And don’t get me started on photos. One perfect post from recycling Rita or Brenda the baker can send a PJ clad Mum into a spin so I always take a step back and remember it’s not a reflection of parenting skills, just a snapshot of a moment in time and my flat fairy cakes are just as worthy!
Things Lockdown Has Taught Me
- Screen time is not the big bad wolf.
In fact, it has many plus points, especially at a time like this. My eldest’s school work has been very interactive, which I think has made it easier to maintain interest, and my youngest told me very clearly as we were waiting at a junction recently that “without Friction Mammy, we wouldn’t be able to go would we”, he’s 3 . . . my mind was blown, but I have Blaze and the Monster Machines to thank for that. Like it or loathe it technology is here to stay, and if it can help with education plus be given the gift of time to get a few things done then I’m all for it!
- Teachers are undervalued and underpaid.
The patience and skills set they own to keep children entertained for 6 hours a day is beyond belief. They are superhumans that help our children develop and grow, and I'm eternally grateful.
- It’s ok to crave some alone time.
I know it’s quality time with our children that we’ll never get again and of course, I appreciate it, but it’s also 24/7 with very little respite, especially with young children, so if you can’t wait for schools to resume, childcare to reopen or grandparents to help out again then hang on in there, because there’s light at the end of the Gin bottle. . . I mean tunnel.
- Perfect doesn’t exist.
There I said it. For many parents, spending so much time at home has resulted in messy floors, sticky fingerprints and an unprecedented amount of washing up, but you know what that's ok. As a home bird, I love nothing more than being in my own surroundings. Cleaning and washing actually make me happy, but it’s also impossible to keep up with, so as Elsa once said, let it go. Windows will clean and toys can be packed away but what really matters is that everyone is safe and happy. Although, the thought of someone just turning up at the house fills me with sheer dread, who even does that in 2020?!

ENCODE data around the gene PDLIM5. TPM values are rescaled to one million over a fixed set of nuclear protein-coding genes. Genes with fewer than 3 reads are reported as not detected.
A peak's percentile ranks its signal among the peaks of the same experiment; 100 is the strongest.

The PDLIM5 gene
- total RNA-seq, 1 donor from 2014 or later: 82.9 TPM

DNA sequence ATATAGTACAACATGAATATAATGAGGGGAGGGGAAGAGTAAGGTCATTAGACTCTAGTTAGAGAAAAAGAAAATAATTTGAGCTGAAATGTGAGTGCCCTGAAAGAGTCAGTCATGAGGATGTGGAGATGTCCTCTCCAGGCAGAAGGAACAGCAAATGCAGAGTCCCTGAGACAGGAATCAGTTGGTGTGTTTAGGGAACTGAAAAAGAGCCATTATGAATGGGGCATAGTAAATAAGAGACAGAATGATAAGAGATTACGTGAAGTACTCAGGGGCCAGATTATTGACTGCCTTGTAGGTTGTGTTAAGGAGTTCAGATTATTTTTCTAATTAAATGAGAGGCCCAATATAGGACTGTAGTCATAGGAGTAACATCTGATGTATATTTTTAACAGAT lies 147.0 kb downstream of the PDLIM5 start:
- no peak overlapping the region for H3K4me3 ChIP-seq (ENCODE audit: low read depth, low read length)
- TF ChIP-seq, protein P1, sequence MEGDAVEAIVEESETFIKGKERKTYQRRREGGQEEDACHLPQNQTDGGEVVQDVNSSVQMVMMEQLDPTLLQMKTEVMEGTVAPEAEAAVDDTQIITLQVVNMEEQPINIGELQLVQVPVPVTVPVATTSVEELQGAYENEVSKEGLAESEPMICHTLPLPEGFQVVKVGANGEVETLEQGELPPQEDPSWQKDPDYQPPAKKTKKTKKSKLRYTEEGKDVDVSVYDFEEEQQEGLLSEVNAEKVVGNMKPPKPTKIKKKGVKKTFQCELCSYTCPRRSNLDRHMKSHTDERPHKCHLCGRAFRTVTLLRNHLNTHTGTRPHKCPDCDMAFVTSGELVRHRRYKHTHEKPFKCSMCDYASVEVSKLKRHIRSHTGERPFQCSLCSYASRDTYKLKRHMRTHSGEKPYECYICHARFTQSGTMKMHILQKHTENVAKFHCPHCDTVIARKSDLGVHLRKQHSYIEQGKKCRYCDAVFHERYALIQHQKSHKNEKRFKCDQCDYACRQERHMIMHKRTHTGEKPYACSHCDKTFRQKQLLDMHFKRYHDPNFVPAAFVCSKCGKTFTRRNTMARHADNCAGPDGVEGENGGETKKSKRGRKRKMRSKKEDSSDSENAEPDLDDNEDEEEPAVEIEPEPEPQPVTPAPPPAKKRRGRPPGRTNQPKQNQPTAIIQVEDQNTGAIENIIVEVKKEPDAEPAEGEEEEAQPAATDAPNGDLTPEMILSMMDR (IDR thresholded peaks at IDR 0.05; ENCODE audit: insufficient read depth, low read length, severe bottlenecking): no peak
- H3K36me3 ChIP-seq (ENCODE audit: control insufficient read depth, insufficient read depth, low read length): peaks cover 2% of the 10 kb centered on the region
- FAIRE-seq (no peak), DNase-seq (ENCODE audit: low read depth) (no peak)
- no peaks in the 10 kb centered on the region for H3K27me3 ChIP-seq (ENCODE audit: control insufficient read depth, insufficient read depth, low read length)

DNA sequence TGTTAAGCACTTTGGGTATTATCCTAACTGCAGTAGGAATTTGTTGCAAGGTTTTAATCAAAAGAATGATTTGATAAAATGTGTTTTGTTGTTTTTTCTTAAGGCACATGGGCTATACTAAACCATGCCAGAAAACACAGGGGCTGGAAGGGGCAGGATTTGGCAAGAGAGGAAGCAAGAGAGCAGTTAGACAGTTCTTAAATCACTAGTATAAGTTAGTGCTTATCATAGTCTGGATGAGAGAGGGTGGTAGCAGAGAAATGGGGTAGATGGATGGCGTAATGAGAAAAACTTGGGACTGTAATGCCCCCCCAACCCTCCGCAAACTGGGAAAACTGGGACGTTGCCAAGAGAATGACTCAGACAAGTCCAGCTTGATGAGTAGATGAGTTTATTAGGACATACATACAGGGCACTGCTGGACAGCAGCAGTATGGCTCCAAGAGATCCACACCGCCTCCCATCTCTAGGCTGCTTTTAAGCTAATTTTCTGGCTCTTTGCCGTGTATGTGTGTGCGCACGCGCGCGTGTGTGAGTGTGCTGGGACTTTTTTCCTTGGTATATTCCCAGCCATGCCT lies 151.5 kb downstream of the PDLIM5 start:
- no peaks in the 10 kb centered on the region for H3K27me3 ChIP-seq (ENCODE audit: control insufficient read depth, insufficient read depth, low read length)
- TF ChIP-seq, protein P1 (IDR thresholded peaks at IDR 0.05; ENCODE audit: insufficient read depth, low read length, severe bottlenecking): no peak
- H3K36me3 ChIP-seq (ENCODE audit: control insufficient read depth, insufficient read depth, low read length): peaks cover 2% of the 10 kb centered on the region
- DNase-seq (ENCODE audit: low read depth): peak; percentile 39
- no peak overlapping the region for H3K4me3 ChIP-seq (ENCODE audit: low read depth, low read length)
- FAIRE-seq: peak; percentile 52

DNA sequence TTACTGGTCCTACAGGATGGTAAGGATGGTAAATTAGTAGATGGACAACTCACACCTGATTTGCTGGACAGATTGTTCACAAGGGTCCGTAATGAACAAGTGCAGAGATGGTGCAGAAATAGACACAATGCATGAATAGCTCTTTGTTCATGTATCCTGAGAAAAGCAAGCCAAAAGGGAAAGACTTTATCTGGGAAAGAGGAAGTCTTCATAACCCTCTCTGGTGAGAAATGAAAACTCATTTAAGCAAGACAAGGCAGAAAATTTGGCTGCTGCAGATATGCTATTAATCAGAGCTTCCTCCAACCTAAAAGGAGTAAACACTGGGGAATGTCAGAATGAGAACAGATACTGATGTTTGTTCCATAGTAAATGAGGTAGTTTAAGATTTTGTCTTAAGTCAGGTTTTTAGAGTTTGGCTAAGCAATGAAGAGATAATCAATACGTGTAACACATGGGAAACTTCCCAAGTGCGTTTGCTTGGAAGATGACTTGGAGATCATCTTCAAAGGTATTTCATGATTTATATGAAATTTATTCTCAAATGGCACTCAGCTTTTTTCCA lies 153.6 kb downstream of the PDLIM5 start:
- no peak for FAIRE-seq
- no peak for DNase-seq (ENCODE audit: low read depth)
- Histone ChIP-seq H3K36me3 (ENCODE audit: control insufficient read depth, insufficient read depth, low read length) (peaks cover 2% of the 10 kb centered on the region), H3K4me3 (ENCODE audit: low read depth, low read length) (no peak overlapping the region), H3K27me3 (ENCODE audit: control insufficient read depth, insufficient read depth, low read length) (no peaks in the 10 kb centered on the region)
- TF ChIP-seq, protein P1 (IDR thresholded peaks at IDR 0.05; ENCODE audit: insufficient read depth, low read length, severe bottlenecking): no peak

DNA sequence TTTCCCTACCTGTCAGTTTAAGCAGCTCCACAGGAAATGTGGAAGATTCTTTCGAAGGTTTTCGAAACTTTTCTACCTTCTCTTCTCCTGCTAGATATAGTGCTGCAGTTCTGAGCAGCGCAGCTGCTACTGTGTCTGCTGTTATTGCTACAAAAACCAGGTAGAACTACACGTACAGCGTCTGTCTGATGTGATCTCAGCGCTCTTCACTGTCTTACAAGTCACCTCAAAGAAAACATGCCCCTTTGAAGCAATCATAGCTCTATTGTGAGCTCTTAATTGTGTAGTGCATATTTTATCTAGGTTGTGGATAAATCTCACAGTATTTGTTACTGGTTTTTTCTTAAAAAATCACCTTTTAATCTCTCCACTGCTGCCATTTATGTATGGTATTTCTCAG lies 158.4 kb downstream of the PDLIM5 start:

- Crafts are not for everyone.
This is a classic case of expectation vs reality. The vision was to sit around the table making fuzzy felt pictures, robots from toilet rolls and cute paintings of their favourite characters, when in actual fact I have no idea how to make a robot, every painting ended up brown and I’m not even sure they make fuzzy felt anymore? Needless to say, crafts are not my forte.
- Nature is the best therapy.
I’m lucky to live so close to incredible forestry, which pre-kids, I took for granted, despite spending most of my childhood there. Post kids, it’s been a saviour in more ways than one. The boys love nothing more than putting their muddy boots on and exploring, plus it’s good for me too, as even on the most unproductive days, just getting out for a walk in the woods does wonders for the mind.
- I will never understand what a noob is.
You can imagine my dismay when the word “noob” started flying around the house, especially as it descended from my cute little 3-year-olds mouth after much giggling with his older brother. Turns out it’s Minecraft terminology, not that they play, they just watch people play, which leads me onto my next point.
- YouTubers get paid far too much money for talking very loudly.
In our house, volume 6 on the tv is a comfortable level, you can hear everything clearly, yet still hear what is going on around you, that is unless you are 6 years old where it would appear that it needs to be at least volume 15! Now, these Youtubers are an excitable bunch at the best of times, but I dread to think how many times I’ve heard the phrases “don’t forget to subscribe to my channel”, “drop me a comment below” and my personal favourite, “check out my new merch” which is almost always some hideous neon design.
- It’s ok to keep biscuits and chocolate in your bedside drawers.
One thing I have learnt during lockdown is that biscuits solve a lot of problems. To a child, having a biscuit has the same effect as grown-ups having a cup of tea. Had a fight with your brother? Have a biscuit. Need 5 minutes peace? Have a biscuit. So having a packet close by is nothing short of genius.
- Even the bathroom is no longer a safe place.
Remember when the bathroom was a place to relax? Yeah, me neither. It’s like they know, they have a sixth sense that you are about to take a bath, go to the toilet, or take 5 minutes to eat some chocolate in peace behind closed doors, yep that happens! So this, this is the time a war breaks out, they spill blackcurrant or need the toilet themselves, to which they hunt you down in a nanosecond. Until next time my lovely bar of Tony's Chocolonely.
So if you used to be an early bird or night owl but you’re now some form of permanently exhausted pigeon then congratulations, you are officially a lockdown parent! But we’re in this together, none of this is normal, so whatever you’re doing and whoever you are, whether you're a working mum, single mum, stay at home mum, or soon to be Mum, just keep going, you’re doing great!